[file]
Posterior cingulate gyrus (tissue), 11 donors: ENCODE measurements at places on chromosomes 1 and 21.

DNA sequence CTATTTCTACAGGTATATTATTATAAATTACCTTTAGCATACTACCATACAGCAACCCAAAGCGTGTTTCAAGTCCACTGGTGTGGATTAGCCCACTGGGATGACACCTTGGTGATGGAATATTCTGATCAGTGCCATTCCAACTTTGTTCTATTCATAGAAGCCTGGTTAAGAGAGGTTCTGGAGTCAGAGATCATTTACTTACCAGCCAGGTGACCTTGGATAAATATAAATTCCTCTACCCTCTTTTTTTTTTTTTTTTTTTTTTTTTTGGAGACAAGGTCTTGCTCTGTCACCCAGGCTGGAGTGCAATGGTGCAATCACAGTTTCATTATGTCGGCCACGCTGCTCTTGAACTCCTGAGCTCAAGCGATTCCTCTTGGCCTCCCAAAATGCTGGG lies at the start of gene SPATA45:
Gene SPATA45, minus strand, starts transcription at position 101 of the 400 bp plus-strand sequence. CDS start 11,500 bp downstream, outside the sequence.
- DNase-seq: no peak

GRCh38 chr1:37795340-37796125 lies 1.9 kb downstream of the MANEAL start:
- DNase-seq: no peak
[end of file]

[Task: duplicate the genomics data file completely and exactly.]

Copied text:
Posterior cingulate gyrus (tissue), 11 donors: ENCODE measurements at places on chromosomes 1 and 21.

DNA sequence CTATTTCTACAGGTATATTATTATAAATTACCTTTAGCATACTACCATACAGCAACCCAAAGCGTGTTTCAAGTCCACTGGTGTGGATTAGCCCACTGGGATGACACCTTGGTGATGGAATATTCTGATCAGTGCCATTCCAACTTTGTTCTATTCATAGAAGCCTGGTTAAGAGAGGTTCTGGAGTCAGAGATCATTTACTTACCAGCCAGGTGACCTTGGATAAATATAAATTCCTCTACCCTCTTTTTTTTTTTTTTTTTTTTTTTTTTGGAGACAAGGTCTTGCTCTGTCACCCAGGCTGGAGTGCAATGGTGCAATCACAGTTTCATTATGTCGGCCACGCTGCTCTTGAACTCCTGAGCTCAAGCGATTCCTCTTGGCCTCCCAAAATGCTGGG lies at the start of gene SPATA45:
Gene SPATA45, minus strand, starts transcription at position 101 of the 400 bp plus-strand sequence. CDS start 11,500 bp downstream, outside the sequence.
- DNase-seq: no peak

GRCh38 chr1:37795340-37796125 lies 1.9 kb downstream of the MANEAL start:
- DNase-seq: no peak